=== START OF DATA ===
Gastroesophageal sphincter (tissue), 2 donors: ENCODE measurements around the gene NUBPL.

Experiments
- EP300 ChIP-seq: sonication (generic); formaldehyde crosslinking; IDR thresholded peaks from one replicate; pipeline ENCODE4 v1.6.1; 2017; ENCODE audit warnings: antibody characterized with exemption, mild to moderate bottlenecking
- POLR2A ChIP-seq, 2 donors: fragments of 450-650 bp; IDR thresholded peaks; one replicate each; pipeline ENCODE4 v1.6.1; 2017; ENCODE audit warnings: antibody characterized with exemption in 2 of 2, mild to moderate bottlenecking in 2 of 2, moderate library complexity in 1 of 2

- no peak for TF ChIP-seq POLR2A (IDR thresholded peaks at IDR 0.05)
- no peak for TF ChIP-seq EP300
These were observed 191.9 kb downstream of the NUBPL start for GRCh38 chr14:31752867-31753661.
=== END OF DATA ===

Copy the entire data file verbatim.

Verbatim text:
Gastroesophageal sphincter (tissue), 2 donors: ENCODE measurements around the gene NUBPL.

Experiments
- EP300 ChIP-seq: sonication (generic); formaldehyde crosslinking; IDR thresholded peaks from one replicate; pipeline ENCODE4 v1.6.1; 2017; ENCODE audit warnings: antibody characterized with exemption, mild to moderate bottlenecking
- POLR2A ChIP-seq, 2 donors: fragments of 450-650 bp; IDR thresholded peaks; one replicate each; pipeline ENCODE4 v1.6.1; 2017; ENCODE audit warnings: antibody characterized with exemption in 2 of 2, mild to moderate bottlenecking in 2 of 2, moderate library complexity in 1 of 2

- no peak for TF ChIP-seq POLR2A (IDR thresholded peaks at IDR 0.05)
- no peak for TF ChIP-seq EP300
These were observed 191.9 kb downstream of the NUBPL start for GRCh38 chr14:31752867-31753661.